Wind-generated electricity from the upper Midwest will become cost-competitive with power generated from conventional fuel sources like coal, while providing significant reductions in greenhouse gas emissions when connected to the nation’s electricity grid with new extra-high-voltage transmission lines, according to a new study by the Brattle Group.
The study, “Transmission Super Highway: Benefits of Extra High Voltage Transmission Overlays,” indicates that the current lack of extra-high-voltage transmission lines through the upper Midwest states, including North and South Dakota, Iowa and Minnesota, is a significant barrier to harnessing wind as a viable energy source. The study, commissioned by ITC Holdings Corp., argues that renewable resources offer a cost-effective means to respond to rising energy demands with domestic energy sources.
The report also finds that extra-high-voltage transmission projects like ITC’s proposed Green Power Express are needed for accessing the nation’s renewable energy resources. The transmission project, estimated at a cost of about up to $12 billion, will traverse portions of North Dakota, South Dakota, Minnesota, Iowa, Wisconsin, Illinois and Indiana and will ultimately include approximately 3,000 miles of extra-high-voltage (765 kilovolt) transmission.
The ITC project could result in the efficient movement of up to 12,000 megawatts (MW) of wind power from the upper Midwest states to load centers in the Midwest and ultimately to the East Coast, and eliminate up to 280 million metric tons of carbon dioxide (CO2) emissions over a 10-year period, which represents the annual emissions of about seven 600 MW coal plants, according to the study.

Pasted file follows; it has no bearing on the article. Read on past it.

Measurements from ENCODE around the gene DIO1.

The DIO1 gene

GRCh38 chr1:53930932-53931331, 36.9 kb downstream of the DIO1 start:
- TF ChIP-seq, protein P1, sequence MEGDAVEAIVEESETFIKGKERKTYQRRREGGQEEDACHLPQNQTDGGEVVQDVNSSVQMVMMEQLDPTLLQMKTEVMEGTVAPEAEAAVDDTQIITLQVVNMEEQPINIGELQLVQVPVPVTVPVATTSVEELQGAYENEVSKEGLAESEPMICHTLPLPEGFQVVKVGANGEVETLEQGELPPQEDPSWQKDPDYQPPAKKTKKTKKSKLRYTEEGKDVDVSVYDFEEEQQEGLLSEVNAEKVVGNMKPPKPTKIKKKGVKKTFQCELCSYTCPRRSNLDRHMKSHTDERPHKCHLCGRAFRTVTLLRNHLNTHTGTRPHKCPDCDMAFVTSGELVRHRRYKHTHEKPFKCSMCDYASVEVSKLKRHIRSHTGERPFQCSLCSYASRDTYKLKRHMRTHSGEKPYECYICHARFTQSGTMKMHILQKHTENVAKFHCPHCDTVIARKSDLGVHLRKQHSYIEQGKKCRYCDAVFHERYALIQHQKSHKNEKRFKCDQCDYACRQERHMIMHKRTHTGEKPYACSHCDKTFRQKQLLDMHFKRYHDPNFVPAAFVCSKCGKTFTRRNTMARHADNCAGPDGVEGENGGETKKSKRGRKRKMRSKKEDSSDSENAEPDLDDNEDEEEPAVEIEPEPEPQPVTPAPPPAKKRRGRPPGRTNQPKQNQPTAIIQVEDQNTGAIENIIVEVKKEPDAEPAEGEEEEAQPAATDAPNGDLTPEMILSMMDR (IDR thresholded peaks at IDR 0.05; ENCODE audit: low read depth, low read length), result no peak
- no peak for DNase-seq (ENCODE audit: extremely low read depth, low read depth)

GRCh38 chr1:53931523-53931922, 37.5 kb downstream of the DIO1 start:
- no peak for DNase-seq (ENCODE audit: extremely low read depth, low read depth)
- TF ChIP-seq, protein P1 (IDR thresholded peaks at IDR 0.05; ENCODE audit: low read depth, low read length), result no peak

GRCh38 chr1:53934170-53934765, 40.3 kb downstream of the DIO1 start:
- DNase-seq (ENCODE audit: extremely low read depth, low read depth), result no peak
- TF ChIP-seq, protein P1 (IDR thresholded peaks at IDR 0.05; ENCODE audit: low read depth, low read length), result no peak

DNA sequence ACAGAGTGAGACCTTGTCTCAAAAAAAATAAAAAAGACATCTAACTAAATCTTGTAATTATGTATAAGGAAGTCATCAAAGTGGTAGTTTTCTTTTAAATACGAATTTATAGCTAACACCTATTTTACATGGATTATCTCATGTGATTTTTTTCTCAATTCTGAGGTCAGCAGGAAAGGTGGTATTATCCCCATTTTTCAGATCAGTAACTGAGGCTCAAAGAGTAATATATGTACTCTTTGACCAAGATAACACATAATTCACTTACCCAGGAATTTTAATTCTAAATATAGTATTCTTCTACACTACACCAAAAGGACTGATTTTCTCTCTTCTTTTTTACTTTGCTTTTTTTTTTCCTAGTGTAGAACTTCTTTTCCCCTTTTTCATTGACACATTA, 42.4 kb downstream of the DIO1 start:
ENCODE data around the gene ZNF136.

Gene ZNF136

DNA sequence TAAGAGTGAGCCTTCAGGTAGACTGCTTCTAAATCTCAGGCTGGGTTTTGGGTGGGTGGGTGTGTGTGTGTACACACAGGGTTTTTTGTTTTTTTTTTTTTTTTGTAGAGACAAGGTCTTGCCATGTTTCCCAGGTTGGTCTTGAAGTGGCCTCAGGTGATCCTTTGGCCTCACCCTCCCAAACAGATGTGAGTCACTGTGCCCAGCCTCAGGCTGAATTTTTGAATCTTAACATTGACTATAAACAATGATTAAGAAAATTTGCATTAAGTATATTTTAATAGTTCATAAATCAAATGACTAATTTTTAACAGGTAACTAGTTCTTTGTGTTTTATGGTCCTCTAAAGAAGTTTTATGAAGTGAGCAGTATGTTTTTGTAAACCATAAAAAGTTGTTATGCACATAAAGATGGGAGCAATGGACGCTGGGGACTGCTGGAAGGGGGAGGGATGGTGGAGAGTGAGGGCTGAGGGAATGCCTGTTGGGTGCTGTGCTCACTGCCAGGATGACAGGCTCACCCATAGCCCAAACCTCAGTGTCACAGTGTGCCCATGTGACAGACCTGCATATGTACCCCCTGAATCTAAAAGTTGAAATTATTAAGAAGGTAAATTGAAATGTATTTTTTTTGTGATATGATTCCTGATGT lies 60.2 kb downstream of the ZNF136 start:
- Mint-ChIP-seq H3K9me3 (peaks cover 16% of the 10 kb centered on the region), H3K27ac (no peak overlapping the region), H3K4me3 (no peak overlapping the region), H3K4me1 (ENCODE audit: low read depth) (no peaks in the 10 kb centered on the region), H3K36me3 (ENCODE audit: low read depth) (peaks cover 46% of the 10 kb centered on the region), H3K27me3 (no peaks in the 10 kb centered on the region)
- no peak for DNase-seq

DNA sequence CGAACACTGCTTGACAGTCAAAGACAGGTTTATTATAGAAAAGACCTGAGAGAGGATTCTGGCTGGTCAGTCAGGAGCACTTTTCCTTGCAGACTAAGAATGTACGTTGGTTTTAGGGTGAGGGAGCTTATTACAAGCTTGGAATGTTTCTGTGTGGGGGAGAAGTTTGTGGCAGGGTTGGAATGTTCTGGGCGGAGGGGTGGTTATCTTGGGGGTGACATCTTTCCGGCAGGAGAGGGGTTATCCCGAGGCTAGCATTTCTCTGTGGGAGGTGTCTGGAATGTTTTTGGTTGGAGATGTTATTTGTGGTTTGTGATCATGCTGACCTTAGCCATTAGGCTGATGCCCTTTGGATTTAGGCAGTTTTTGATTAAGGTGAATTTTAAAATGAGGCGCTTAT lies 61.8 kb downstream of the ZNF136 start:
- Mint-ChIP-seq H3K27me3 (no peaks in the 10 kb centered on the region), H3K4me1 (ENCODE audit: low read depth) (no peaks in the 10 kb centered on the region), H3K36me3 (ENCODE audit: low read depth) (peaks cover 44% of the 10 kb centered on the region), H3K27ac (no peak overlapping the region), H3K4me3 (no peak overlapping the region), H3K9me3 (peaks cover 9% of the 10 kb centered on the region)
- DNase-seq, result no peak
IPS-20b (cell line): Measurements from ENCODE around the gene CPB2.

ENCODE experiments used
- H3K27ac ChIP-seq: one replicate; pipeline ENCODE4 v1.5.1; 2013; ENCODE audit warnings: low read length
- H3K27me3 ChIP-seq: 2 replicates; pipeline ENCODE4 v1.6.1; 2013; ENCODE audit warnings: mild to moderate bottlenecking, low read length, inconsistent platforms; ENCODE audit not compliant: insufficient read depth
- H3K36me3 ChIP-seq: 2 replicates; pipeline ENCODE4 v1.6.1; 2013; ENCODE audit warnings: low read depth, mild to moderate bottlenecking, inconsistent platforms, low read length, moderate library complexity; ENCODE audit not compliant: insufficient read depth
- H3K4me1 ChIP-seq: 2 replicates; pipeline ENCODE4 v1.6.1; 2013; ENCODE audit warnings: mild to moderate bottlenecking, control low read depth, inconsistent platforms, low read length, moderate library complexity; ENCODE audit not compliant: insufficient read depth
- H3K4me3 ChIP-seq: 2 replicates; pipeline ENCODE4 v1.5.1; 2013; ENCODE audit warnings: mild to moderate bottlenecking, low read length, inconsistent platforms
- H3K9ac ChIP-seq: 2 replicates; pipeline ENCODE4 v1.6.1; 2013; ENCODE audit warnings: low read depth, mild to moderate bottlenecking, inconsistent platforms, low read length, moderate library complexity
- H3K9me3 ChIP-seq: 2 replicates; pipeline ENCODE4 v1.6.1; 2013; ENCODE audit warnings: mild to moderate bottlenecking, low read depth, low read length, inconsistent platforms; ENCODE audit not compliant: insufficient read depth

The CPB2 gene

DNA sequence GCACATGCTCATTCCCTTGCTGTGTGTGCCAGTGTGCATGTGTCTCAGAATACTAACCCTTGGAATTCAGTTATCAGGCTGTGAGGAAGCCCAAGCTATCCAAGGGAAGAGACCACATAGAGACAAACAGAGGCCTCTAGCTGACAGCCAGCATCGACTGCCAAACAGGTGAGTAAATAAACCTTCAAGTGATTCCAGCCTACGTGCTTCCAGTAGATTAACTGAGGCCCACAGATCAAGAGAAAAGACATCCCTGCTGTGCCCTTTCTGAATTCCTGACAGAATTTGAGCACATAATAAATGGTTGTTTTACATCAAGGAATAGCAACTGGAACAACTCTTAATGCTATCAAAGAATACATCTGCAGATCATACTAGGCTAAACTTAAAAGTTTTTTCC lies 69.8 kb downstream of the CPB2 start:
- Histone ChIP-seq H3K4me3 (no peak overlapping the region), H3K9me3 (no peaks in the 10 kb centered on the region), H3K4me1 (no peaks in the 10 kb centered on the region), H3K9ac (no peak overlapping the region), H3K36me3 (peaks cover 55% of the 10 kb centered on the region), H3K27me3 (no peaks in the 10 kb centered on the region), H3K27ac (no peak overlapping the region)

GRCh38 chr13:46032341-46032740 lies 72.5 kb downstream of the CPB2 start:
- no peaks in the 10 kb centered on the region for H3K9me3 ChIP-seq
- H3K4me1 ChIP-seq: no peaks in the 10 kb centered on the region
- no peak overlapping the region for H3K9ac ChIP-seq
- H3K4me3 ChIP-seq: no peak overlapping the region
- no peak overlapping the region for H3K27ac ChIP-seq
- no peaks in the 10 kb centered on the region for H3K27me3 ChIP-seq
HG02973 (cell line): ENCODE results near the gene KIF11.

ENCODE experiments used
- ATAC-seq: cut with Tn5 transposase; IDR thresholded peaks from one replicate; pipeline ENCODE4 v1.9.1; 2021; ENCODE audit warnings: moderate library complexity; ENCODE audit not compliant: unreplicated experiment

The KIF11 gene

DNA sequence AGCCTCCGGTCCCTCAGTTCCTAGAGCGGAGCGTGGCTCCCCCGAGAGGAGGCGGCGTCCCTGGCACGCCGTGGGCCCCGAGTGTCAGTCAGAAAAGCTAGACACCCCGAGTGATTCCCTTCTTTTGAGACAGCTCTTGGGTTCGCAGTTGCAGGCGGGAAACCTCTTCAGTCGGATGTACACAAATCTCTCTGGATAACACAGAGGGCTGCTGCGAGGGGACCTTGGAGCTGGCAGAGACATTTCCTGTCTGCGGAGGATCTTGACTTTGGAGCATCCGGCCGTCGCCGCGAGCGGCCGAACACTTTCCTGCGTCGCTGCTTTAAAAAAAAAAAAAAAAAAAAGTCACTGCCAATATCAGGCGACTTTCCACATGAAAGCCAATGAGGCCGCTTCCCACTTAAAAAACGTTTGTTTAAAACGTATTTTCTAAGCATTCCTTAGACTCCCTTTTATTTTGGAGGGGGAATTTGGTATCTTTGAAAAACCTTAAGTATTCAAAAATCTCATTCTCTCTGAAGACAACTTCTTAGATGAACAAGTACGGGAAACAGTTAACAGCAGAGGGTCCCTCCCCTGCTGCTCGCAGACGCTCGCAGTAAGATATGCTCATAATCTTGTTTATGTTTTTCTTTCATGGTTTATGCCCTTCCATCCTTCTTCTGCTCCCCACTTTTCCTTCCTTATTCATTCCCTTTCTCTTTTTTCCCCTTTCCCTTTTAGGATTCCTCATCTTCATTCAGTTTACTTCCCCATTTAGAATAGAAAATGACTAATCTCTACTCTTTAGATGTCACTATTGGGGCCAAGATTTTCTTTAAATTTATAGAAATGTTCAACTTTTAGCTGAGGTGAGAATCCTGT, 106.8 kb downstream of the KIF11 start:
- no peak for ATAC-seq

Joseph L. Welch, chairman, president and CEO of ITC, spoke before the U.S. Senate and Natural Resources Committee March 12 to discuss the study’s findings. He stressed the need to facilitate renewable energy by updating the policies that govern America’s power grid, and new transmission development to enable states to meet renewable portfolio standards (RPS).
Some states already are finding that wind power can be more economical than power generated from conventional fuel sources. A start-up Maryland company is offering wind power to electric customers at a lower cost than they pay Baltimore Gas and Electric (BGE), reports the WJZ-TV Baltimore website.
According to WJZ-TV Baltimore, BGE is required by Maryland law to buy electricity at the cheapest price, but only about one percent of that energy must come from sources like wind or solar. BGE’s winter price has been 11.75 cents per kilowatt hour, and in July, it will rise to 12.66 cents, reports the news station. But start-up Clean Currents told WJZ-TV that consumers can lock in for a year or two at 11.1 or 11.8 cents a kilowatt hour for half or all wind power.
Clean Currents buys its wind power from companies with turbines in Texas and the mid-Atlantic, and has about 250 business and 1,200 residential customers, according to the news report.